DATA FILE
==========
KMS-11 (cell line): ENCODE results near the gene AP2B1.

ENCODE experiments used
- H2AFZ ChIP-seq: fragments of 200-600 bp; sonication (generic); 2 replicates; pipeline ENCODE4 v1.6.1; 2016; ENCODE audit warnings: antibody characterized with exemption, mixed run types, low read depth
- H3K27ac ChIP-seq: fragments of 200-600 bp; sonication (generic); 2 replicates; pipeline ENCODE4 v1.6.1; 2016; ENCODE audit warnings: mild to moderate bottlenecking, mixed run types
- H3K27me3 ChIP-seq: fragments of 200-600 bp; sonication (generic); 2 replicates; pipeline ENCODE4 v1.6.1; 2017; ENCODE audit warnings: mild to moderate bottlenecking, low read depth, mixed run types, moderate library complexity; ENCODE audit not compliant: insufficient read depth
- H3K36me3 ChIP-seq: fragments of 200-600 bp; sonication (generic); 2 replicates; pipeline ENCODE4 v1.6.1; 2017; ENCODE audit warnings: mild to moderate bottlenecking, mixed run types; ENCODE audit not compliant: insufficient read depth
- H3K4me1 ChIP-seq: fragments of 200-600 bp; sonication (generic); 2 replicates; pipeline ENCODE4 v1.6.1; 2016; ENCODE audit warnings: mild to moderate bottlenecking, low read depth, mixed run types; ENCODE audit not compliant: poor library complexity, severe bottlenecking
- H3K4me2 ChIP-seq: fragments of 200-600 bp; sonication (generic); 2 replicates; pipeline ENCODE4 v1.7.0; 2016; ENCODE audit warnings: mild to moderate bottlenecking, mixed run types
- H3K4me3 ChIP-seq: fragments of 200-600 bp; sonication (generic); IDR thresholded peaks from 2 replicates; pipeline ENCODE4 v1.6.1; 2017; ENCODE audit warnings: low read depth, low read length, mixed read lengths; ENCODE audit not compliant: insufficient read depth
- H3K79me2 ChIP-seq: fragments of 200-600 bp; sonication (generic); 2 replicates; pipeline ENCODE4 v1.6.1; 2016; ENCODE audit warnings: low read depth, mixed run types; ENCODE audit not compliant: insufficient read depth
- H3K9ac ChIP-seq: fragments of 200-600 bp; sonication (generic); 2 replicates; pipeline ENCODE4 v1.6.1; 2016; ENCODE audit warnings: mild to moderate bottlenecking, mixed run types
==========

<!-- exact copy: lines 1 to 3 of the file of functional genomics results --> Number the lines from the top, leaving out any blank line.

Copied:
KMS-11 (cell line): ENCODE results near the gene AP2B1.

ENCODE experiments used
- H2AFZ ChIP-seq: fragments of 200-600 bp; sonication (generic); 2 replicates; pipeline ENCODE4 v1.6.1; 2016; ENCODE audit warnings: antibody characterized with exemption, mixed run types, low read depth